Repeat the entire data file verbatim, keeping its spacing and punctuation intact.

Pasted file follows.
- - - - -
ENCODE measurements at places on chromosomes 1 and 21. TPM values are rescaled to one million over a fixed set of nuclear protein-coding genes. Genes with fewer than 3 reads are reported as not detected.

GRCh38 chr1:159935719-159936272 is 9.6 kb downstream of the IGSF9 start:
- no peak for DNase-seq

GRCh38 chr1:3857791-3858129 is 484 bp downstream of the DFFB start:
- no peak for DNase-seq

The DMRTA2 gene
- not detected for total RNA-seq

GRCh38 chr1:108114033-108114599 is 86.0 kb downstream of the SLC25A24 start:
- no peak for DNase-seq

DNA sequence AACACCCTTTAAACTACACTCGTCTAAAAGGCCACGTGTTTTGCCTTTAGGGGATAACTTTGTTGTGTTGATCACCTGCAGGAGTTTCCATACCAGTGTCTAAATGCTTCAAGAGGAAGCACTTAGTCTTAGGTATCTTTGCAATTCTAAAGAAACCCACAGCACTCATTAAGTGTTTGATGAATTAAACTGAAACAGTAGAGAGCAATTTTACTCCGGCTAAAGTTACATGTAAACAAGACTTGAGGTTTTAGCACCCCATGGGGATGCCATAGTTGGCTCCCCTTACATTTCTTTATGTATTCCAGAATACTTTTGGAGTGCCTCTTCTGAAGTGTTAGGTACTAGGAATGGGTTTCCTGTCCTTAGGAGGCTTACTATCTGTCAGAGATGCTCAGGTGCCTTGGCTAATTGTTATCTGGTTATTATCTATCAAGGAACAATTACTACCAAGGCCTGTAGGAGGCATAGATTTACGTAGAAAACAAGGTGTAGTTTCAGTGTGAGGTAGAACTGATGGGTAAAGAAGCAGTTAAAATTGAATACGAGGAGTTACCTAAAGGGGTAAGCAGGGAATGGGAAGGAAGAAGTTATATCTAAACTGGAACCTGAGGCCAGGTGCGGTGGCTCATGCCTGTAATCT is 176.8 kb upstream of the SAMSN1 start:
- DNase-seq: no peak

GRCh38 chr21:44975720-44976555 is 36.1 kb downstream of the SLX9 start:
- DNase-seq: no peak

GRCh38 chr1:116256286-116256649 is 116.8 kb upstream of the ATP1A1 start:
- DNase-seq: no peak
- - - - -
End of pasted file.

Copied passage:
ENCODE measurements at places on chromosomes 1 and 21. TPM values are rescaled to one million over a fixed set of nuclear protein-coding genes. Genes with fewer than 3 reads are reported as not detected.

GRCh38 chr1:159935719-159936272 is 9.6 kb downstream of the IGSF9 start:
- no peak for DNase-seq

GRCh38 chr1:3857791-3858129 is 484 bp downstream of the DFFB start:
- no peak for DNase-seq

The DMRTA2 gene
- not detected for total RNA-seq

GRCh38 chr1:108114033-108114599 is 86.0 kb downstream of the SLC25A24 start:
- no peak for DNase-seq

DNA sequence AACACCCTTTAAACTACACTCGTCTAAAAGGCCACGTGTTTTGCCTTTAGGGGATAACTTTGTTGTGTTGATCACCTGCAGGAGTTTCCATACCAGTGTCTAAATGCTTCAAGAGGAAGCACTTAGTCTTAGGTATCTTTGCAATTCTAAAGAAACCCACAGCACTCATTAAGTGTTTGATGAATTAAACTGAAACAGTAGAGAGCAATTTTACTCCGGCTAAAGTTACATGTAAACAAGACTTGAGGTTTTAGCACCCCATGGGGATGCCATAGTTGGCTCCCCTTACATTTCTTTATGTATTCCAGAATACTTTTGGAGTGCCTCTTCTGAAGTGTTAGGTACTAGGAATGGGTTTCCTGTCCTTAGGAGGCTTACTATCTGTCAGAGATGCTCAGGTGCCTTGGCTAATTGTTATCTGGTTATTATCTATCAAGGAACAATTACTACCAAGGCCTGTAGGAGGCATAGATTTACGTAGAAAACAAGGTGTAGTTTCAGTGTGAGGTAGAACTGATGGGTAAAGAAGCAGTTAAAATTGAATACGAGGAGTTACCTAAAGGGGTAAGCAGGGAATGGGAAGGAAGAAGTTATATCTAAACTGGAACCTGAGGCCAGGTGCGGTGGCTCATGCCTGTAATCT is 176.8 kb upstream of the SAMSN1 start:
- DNase-seq: no peak

GRCh38 chr21:44975720-44976555 is 36.1 kb downstream of the SLX9 start:
- DNase-seq: no peak

GRCh38 chr1:116256286-116256649 is 116.8 kb upstream of the ATP1A1 start:
- DNase-seq: no peak